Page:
As with many primate species, the Sumatran orangutan is very intelligent. Not only are they able to learn a variety of complex tasks, but they’re also known to be able to comprehend language!


The Sumatran orangutan is considered to be a critically endangered species, according to the IUCN Red List.

Over the last few years, a significant amount of this primate’s natural habitat has been destroyed because of illegal logging. In the last 20 years alone, as much as 80% of their habitat has been lost.

Not only this, but the Sumatran orangutan is hunted for its meat as well as being a target for poachers for the illegal pet trade.

6. Greater Bamboo Lemur (Hapalemur simus)

The greater bamboo lemur is listed as critically endangered, and it’s thought that there are only around 150 individuals left in the wild.

The greater bamboo lemur is only found on the island of Madagascar and can be found in humid rainforests with an abundance of bamboo. Out of all the bamboo-eating lemurs on the island, this is the largest species and can grow up to 18 inches (46 cm) in length.

These lemurs are very social animals that live in medium sized groups, typically with around 28 members. They have a relatively long life span of around 17 years in the wild and have a variety of calls and noises that they use to communicate with one another.

Sometimes called broad-nosed bamboo lemurs, these animals have a thick coats that could be anywhere from olive brown to reddish gray in color. One of their most prominent identifying features is the tufts of white hair by the ears as well as their round dark eyes.


The greater bamboo lemur is listed as critically endangered, and it’s thought that there are only around 150 individuals left in the wild. They have the smallest population of any of the Madagascan lemurs, and one of their greatest threats comes from illegal logging as well as bamboo harvest.

Their habitat is also being lost because of slash-and-burn agriculture but there are some parts of Madagascar where the greater bamboo lemur is still hunted, despite its critically endangered status.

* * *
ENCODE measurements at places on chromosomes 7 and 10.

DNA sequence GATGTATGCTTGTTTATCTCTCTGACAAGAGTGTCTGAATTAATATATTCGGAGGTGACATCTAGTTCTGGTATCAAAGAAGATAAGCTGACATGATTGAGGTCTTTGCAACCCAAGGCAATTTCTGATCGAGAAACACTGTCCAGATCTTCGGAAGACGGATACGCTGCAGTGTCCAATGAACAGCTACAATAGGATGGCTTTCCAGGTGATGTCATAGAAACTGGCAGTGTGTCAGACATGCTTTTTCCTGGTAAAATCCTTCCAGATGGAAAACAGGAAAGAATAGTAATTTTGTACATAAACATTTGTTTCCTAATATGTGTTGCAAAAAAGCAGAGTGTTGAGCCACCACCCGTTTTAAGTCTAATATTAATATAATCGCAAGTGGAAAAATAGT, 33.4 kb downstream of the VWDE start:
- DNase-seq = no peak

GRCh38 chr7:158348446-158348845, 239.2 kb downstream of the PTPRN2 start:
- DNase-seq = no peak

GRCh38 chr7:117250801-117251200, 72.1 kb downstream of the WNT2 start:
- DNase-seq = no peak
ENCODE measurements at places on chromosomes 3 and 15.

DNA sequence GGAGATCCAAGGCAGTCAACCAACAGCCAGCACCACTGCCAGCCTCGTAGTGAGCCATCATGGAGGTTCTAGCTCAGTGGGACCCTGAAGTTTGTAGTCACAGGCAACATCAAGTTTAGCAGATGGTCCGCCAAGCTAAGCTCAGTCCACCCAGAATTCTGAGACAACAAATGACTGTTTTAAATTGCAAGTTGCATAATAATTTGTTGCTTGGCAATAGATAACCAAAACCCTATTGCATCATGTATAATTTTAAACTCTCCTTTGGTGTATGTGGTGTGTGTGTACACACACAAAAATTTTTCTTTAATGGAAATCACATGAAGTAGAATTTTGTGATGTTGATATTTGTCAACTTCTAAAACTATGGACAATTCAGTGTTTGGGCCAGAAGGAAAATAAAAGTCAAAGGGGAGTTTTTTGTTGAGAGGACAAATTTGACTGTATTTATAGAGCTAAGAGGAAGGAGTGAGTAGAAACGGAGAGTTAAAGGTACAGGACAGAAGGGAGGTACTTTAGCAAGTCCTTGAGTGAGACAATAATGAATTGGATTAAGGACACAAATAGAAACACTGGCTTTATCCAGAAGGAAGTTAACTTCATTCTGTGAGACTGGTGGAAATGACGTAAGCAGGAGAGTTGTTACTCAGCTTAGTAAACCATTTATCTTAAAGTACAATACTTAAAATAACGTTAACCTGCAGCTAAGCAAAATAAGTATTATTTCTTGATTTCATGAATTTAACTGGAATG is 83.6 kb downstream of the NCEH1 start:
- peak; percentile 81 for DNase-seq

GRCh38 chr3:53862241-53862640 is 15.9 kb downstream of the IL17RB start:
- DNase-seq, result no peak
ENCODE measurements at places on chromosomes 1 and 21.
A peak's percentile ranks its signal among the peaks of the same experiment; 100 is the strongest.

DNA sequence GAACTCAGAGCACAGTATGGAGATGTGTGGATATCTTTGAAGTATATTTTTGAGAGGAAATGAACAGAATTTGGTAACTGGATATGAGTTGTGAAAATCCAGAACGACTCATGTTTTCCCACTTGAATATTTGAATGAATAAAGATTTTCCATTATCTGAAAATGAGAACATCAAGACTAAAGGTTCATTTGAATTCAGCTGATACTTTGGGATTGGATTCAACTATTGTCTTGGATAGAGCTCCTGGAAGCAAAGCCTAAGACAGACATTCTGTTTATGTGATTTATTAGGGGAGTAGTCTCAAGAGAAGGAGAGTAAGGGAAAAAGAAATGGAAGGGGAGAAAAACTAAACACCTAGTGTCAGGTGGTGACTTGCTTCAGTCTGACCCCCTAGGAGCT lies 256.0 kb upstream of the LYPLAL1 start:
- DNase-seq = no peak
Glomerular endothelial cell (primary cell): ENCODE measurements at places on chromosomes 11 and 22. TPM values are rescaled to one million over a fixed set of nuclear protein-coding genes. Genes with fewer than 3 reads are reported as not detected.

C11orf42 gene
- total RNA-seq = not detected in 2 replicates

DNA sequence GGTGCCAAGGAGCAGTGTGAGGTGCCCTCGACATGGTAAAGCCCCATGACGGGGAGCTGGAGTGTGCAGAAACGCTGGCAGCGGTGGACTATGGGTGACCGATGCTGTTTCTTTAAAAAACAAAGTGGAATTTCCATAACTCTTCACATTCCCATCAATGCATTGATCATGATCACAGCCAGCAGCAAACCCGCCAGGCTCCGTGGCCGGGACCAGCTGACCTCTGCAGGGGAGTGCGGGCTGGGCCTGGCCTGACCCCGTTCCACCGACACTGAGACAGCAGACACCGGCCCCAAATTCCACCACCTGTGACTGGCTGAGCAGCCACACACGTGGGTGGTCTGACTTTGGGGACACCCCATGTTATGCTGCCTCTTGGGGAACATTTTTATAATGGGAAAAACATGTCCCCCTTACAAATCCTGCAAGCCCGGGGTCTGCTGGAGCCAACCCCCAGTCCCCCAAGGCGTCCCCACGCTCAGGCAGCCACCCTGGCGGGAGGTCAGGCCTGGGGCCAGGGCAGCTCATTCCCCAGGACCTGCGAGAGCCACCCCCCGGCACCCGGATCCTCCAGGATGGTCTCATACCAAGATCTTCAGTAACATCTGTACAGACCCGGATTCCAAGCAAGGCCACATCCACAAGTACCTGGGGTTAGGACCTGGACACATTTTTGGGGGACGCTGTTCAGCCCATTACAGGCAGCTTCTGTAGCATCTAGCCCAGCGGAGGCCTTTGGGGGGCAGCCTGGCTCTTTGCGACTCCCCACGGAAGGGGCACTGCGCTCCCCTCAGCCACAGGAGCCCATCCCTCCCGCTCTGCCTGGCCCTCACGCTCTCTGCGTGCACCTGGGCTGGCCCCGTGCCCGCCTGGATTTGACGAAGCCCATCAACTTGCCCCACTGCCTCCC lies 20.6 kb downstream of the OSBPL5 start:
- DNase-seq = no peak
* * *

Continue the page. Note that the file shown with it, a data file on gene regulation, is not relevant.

7. Roloway Monkey (Cercopithecus roloway)

It’s thought that there are fewer than 200 Roloway monkeys left in the wild, giving them a critically endangered status.

The Roloway monkey is found in a very limited area of Western Africa, including the Ivory Coast and Ghana. It is thought that there may be small populations in Burkina Faso, but this is unconfirmed. They live in a tropical forest habitat and are an arboreal species.

Male Roloway monkeys can grow to around 35 inches (90 cm) in height, while the females are slightly shorter at around an average of 28.5 inches (72.5 cm). They have a glossy black coat with white facial markings and a long tail which makes up more than half of the total length of the animal.

Not much is known about the reproduction and lifespan of the Roloway monkey due to a lack of studies. However, it is thought that they live for around 31 years and give birth to 1 or 2 young at a time.


It’s thought that there are fewer than 200 Roloway monkeys left in the wild, giving them a critically endangered status. In fact, they’re considered to be one of the most endangered monkey species in the world.

Threats include habitat degradation as a result of logging and agriculture, but the species is also a victim of illegal poaching.

8. Popa Langur (Trachypithecus popa)

The popa langur is a very easily identifiable species with a dark brown to black or gray coat and white rings around the eyes. These are smaller primates that typically weigh no more than 18 lbs (8 kg).